Bridge strikes are a serious problem warns senior traffic commissioner

Bridge strikes by HGVs are a serious problem for the industry and are attracting unwanted attention from Westminster, according to senior TC Richard Turfitt (pictured).

He said the impact of a strike stretched much further than structural damage and was leading to frustration and anger among commuters. The senior TC also appeared to hint that moves to come down hard on companies for failing to route their vehicles correctly could be in the pipeline.

At the Woodfines road transport conference, Turfitt said: “We can joke about the stupidity of drivers but this is becoming a very serious problem for the industry. It’s attracting political attention. It’s creating a huge amount of problems for the public, with passengers sitting on trains for hours.”

He added: “You need to make sure route planning is done properly. Control the route, your operation and instruct your drivers properly. Otherwise I will take action.”

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'Untruthful' operator refused O-licence

A licence application has been refused by the traffic commissioner after the haulier was found to have operated a vehicle for almost two years without authorisation.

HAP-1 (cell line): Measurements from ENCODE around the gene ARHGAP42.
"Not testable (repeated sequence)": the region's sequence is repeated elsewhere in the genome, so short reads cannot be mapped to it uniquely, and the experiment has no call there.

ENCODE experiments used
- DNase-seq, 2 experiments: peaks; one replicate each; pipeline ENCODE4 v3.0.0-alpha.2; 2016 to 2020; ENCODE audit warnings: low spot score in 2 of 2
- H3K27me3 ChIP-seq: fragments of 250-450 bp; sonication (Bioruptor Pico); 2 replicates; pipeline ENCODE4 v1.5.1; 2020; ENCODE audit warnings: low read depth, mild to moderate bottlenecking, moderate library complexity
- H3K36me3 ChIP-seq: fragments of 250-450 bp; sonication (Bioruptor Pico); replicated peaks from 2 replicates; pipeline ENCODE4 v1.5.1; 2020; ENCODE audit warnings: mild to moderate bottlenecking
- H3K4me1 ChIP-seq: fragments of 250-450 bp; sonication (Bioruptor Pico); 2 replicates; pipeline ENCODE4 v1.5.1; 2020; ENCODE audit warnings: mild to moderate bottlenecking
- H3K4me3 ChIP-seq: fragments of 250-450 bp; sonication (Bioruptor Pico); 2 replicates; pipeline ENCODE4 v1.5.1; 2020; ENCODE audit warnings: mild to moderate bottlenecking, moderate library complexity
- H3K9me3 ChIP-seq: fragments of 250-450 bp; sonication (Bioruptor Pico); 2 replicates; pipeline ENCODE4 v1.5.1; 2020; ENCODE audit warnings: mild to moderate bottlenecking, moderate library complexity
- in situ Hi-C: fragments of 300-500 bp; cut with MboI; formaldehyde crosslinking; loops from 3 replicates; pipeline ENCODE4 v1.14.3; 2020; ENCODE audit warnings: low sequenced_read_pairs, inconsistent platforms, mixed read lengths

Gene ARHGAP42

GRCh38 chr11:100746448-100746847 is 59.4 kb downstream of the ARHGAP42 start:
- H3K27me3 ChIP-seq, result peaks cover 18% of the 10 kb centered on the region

In addition, TC Nick Denton (pictured) said he was “very disappointed” that applicant Christopher Orchard had not told the truth at a public inquiry about using his HGV and couldn’t be confident he would comply with the law in future.

In November 2018 the DVSA stopped a lorry and found that the driver, Orchard, was also the operator, even though it was specified on someone else’s licence. Orchard then applied for a restricted licence for one vehicle and was told he could not operate HGVs while his application was being considered.

At a subsequent PI, the applicant told TC Denton that he had been “wholly ignorant” of the licensing rules and his vehicle had been parked up since the DVSA roadside stop. The TC then looked at his maintenance documents and found that Orchard’s vehicle had travelled 1,200km while his application was being considered.

In a written decision, the TC said: “Mr Orchard then admitted that he had taken the vehicle to some markets during that time, as it was the busy pre-Christmas period.”

He added: “I am very disappointed he chose to be untruthful about this further operation. I cannot be confident he will comply with the law in the future. He has shown he is prepared to choose business convenience over compliance with the law.”

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